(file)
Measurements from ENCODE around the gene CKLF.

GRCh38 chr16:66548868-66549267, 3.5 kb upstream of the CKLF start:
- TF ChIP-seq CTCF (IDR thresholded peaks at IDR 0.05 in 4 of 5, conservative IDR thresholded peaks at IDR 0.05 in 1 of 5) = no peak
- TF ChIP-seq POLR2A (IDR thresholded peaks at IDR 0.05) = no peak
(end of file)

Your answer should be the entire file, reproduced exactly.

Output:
Measurements from ENCODE around the gene CKLF.

GRCh38 chr16:66548868-66549267, 3.5 kb upstream of the CKLF start:
- TF ChIP-seq CTCF (IDR thresholded peaks at IDR 0.05 in 4 of 5, conservative IDR thresholded peaks at IDR 0.05 in 1 of 5) = no peak
- TF ChIP-seq POLR2A (IDR thresholded peaks at IDR 0.05) = no peak